But I'm reading Fantasy novels and worse (despite my carefully nurtured prejudiced convictions) I'm really getting into some of it. How the heck did that happen? I mean, Lord of the Rings was a once read and never watched. I gave it a go though and never got round to reading Harry Potter and don't feel the need.
Enough! You get the drift I am not a fan, so how is it that the cover of Ben Aaronovitch's fantasy novel Rivers of London was constantly appearing either at the returns desk or on the shelves at different libraries and became a siren call? Great cover obviously, and the blurb on the back suggested humour and magic, contemporary and a mystery. So I gave in, read it and loved it.
Here's a taster of the start. PC Peter Grant a probationary constable, looking likely for a placement in the Case Progression Unit (shuffling paper, not real copper work) is guarding a murder scene on a cold London night. His fellow PC Lesley - supposedly guarding the other side of the square - has gone for coffees when a strange looking geezer sidles up to Peter whispering that he knows whodunnit. Something about him makes Peter pretty sure he's a ghost and when he vanishes at the sight of Lesley with the coffees he knows he's onto it.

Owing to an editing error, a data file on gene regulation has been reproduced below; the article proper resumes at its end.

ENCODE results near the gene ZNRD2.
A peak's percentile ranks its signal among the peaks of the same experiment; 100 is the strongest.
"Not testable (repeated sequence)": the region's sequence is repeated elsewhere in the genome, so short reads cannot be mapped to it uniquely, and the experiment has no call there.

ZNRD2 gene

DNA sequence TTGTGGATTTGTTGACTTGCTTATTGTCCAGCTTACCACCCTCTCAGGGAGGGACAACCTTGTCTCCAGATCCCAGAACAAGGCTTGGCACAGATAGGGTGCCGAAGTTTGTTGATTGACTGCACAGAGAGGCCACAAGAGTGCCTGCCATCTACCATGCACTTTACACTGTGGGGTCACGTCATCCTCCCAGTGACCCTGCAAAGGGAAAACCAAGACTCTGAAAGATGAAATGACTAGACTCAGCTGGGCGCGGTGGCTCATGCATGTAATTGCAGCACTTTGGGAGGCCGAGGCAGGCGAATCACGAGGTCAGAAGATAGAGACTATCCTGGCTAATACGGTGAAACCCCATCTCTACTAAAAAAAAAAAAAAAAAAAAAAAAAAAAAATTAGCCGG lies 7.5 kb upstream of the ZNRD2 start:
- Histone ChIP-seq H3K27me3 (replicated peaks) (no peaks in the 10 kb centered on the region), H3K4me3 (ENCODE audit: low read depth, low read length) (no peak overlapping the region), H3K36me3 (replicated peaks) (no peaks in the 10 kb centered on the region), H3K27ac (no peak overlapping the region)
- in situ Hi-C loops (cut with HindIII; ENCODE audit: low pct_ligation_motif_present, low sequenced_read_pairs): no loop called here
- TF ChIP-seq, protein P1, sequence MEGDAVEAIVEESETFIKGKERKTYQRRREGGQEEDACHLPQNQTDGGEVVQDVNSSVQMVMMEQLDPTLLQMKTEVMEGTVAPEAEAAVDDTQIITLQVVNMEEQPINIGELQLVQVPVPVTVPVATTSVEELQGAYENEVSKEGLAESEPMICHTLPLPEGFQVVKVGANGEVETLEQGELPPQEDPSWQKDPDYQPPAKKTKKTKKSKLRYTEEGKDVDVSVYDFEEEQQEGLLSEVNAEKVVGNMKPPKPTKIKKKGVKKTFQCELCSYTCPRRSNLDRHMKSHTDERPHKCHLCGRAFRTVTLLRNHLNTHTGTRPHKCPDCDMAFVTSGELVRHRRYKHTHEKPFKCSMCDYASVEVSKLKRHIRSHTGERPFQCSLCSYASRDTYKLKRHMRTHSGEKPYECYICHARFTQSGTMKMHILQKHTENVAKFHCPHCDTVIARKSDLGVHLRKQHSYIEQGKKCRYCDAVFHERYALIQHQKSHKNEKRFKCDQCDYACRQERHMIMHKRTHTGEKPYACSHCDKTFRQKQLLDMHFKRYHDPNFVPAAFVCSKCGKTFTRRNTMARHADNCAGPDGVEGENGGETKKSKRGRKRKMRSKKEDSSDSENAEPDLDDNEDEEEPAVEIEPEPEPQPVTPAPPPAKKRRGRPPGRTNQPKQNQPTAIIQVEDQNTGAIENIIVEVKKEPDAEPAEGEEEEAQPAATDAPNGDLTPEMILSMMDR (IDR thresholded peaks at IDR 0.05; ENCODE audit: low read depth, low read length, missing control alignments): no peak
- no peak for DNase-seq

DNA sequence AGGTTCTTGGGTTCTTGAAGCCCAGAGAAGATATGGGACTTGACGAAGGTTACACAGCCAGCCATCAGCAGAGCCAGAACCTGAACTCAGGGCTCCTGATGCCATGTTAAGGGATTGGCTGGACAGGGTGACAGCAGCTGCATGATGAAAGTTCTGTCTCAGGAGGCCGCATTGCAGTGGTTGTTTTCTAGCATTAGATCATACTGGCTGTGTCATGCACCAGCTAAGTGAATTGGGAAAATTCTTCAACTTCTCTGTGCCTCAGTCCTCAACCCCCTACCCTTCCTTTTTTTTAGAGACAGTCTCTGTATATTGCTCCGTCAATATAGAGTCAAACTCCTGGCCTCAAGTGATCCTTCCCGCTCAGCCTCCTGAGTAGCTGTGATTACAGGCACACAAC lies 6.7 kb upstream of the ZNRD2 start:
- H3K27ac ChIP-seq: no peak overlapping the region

The next night he's back in his own time, to see if there's any further signs of spooks. No ghost but he does meet his future boss, Inspector Nightingale the last Wizard in England. Don't be put off by the wizard bit, Aaronovitch makes the magic stuff seem perfectly normal and the upper Echelons of the Force use Nightingale and Peter when necessary but no-one's allowed to use the M.... word. Rivers is written with lovely satirical wit and great imagination. Highly recommended.
Jasper Fforde's Shades of Grey. We of the here and now are "those who went before" and the leadership's cunning plans including "great leaps backward" leaves this colourtocracy carless except for a Model A, severely short of spoons and with acronyms forbidden.Again with humour, and a suitably bizarre idea of a future, post apocalyptic world is
But there's more rules of course and your status is defined by being able to see the higher end of a particular colour spectrum, purple denotes a higher social standing. Our hero Eddie Russett (sees red) has been banished to High Saffron due to a variety of misdemeanours. Depending on the results of his upcoming colour test though, he is destined to marry Violet.
But then he meets Jane, a Grey and with her smarts and attitude. It dawns on him that all is not as well as he thinks in a world he considers just and fair and has never questioned. A highly entertaining read. Ever since I read this I've been checking to see where the very slow to follow up Mr Fforde is with the sequel. He's left a whole lot of us waiting impatiently for a good follow up to an original that's got a nice tight plot, is cleverly satirical and laugh out loud. I may even read it again. In fact I know I will.